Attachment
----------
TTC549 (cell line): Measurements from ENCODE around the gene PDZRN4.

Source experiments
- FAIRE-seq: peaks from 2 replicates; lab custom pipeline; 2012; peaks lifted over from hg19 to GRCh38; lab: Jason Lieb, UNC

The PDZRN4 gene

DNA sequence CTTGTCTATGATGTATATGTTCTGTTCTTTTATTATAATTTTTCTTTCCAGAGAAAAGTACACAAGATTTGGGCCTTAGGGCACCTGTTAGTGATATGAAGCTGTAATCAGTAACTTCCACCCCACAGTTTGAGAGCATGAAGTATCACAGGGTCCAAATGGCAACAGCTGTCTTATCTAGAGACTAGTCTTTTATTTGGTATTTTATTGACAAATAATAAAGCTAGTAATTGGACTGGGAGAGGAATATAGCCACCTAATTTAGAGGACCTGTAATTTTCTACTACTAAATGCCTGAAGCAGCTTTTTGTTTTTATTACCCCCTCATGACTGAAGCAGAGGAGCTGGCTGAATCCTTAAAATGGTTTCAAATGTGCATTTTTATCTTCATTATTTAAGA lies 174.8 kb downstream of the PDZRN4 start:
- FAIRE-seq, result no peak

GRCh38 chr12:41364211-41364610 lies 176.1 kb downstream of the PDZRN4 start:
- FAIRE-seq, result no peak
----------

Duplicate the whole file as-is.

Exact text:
TTC549 (cell line): Measurements from ENCODE around the gene PDZRN4.

Source experiments
- FAIRE-seq: peaks from 2 replicates; lab custom pipeline; 2012; peaks lifted over from hg19 to GRCh38; lab: Jason Lieb, UNC

The PDZRN4 gene

DNA sequence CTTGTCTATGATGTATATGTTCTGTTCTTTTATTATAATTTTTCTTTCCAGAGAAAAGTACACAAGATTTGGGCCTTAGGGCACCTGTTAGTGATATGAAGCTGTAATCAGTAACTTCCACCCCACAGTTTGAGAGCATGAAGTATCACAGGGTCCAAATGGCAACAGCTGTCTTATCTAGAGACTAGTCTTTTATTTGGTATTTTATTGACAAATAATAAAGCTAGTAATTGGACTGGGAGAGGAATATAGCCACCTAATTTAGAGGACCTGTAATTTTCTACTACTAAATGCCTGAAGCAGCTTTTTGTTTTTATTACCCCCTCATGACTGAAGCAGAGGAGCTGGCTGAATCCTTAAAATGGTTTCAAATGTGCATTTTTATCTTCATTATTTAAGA lies 174.8 kb downstream of the PDZRN4 start:
- FAIRE-seq, result no peak

GRCh38 chr12:41364211-41364610 lies 176.1 kb downstream of the PDZRN4 start:
- FAIRE-seq, result no peak